Sunday, 17 June 2012

The Rabid Prophet / a little knowledge ain't always..

Missed this weekend's Zizek book launch in Dalston, Hackney.  It's hard to
believe that a 1000-odd page book on Hegel is a cause for sybaritic revels.
Not wishing to cast general aspersions but it is unlikely that the Dalston Jugendstil
have read much of their prophet, or, after all the beer swilling, will really
have time for Hegel either.  Anyway, swipes aside, more importantly:
This week in a Europe where football gets more thought...
On this day - of the Greek election which may decide the future of the single european economy;
Something interesting Zizek said in the L.R.B. last week about the eurozone and choice :


"Here is the paradox that sustains the ‘free vote’ in democratic societies: one is free to choose on condition that one makes the right choice. This is why, when the wrong choice is made (as it was when Ireland rejected the EU constitution), the choice is treated as a mistake, and the establishment immediately demands that the ‘democratic’ process be repeated in order that the mistake may be corrected. When George Papandreou, then Greek prime minister, proposed a referendum on the eurozone bailout deal at the end of last year, the referendum itself was rejected as a false choice".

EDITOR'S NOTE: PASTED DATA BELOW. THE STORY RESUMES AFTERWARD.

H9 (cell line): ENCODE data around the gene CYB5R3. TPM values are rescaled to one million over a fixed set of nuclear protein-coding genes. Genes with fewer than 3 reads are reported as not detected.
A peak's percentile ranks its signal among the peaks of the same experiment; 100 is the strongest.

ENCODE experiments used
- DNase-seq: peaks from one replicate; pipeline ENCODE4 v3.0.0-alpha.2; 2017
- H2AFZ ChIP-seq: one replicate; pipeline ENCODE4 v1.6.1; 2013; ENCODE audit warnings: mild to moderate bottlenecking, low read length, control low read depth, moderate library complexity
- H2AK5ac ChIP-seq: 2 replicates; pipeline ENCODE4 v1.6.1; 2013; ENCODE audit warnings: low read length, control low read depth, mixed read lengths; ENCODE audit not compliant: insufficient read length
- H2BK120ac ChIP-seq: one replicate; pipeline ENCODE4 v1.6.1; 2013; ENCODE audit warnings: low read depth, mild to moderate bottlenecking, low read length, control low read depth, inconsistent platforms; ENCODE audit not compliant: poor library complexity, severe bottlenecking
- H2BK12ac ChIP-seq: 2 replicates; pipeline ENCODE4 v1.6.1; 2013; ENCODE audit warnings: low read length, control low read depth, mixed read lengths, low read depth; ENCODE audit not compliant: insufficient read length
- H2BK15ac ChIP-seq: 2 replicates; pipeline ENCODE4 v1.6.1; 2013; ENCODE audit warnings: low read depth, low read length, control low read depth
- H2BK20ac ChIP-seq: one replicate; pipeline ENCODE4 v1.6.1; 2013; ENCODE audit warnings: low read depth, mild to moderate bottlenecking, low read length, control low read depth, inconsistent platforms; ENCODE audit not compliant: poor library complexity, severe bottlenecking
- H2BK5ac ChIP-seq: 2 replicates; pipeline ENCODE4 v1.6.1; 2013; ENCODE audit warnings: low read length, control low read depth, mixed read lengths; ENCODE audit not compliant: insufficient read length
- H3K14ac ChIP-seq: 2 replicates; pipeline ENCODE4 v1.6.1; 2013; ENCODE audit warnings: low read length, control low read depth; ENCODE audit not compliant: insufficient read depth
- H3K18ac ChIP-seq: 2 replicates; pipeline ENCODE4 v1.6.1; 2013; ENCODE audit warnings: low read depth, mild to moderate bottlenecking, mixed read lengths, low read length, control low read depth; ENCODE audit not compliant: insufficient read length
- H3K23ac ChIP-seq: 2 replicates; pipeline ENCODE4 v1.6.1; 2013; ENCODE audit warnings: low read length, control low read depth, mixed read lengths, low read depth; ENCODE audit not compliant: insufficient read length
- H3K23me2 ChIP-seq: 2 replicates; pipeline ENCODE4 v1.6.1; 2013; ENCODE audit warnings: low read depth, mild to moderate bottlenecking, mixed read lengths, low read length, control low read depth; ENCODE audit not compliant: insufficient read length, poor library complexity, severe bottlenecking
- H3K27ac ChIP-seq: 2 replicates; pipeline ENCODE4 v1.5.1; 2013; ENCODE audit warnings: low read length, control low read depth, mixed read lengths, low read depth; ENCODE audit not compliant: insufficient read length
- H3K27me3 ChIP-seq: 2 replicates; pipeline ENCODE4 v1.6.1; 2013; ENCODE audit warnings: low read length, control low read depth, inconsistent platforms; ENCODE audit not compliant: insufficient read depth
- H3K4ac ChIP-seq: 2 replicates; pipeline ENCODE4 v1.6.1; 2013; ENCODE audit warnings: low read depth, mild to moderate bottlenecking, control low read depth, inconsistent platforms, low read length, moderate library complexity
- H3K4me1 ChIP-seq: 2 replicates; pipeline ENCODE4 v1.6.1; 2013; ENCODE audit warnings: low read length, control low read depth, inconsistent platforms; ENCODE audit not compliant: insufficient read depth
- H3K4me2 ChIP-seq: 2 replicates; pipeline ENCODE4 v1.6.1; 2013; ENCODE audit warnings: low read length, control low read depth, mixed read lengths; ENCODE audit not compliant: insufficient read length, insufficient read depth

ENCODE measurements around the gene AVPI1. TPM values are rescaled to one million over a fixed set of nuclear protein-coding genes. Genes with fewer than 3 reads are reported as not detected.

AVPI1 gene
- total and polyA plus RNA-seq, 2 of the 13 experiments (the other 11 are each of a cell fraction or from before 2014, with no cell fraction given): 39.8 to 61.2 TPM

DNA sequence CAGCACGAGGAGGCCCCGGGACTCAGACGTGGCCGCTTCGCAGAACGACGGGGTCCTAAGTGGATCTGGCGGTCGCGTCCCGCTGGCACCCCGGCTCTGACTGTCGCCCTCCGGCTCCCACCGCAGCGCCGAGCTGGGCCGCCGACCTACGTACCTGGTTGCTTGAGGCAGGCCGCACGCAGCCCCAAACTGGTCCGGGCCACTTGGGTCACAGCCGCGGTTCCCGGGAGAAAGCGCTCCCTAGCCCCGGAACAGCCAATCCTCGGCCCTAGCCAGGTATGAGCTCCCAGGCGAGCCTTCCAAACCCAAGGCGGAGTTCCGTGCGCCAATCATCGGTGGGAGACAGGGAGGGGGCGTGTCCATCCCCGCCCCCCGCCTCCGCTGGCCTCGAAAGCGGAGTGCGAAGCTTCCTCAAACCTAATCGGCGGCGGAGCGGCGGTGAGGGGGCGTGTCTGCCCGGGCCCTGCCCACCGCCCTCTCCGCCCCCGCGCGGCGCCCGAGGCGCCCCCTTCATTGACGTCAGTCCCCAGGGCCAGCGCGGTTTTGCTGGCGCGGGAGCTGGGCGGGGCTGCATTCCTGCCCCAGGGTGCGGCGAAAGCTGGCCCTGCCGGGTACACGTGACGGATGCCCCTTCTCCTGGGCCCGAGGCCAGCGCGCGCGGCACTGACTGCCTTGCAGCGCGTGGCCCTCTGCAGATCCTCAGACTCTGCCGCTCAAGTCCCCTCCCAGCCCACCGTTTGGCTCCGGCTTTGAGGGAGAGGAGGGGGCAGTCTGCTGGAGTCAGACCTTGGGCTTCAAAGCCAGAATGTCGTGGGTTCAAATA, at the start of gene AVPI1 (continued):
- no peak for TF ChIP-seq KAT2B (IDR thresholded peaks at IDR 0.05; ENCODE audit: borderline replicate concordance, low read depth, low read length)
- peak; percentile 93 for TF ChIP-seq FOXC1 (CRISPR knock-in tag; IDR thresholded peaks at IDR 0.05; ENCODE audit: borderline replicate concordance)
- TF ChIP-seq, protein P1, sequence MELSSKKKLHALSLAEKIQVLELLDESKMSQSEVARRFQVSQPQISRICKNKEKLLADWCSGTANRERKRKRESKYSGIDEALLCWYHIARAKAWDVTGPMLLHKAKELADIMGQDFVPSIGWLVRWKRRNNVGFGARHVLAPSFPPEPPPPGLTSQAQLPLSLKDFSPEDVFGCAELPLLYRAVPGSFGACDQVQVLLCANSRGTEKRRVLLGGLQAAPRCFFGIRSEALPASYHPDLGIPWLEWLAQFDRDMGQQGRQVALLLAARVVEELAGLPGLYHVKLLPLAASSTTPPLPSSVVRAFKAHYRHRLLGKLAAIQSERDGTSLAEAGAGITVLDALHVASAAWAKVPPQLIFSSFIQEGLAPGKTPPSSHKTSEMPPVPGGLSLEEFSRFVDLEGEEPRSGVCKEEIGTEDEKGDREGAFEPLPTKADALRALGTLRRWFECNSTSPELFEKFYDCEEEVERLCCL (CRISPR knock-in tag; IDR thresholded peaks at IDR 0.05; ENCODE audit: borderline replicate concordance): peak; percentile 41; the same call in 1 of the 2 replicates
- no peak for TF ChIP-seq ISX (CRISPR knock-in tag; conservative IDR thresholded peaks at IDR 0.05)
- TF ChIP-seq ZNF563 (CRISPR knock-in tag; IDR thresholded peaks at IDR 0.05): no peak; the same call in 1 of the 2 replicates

...."Here is the paradox that sustains the ‘free vote’ in democratic societies: one is free to choose on condition that one makes the right choice. This is why, when the wrong choice is made (as it was when Ireland rejected the EU constitution), the choice is treated as a mistake, and the establishment immediately demands that the ‘democratic’ process be repeated in order that the mistake may be corrected."   ('Save us from the Saviours'  07/06/12)


I think here the prophet spake well.

Not wanting to nit-pick, but in the same publication (Resistance is Surrender 15/11/07)
and in the letters that follow theres a lot of toing and froing about the intellectual left being
whores to power.  It is obvious there is a liberal elite when you find yourself reading these
profound theses in a subscriber-only publication which has joyously, if not excruciating, long pieces.
As far as the great proletariat are concerned, one notes the journalism they tend to follow are 

not the manna of the intellectual elites, being of the star, mirror & sun varieties, nonethelessred-topped but eschewed by those who consider themselves in the know.

    

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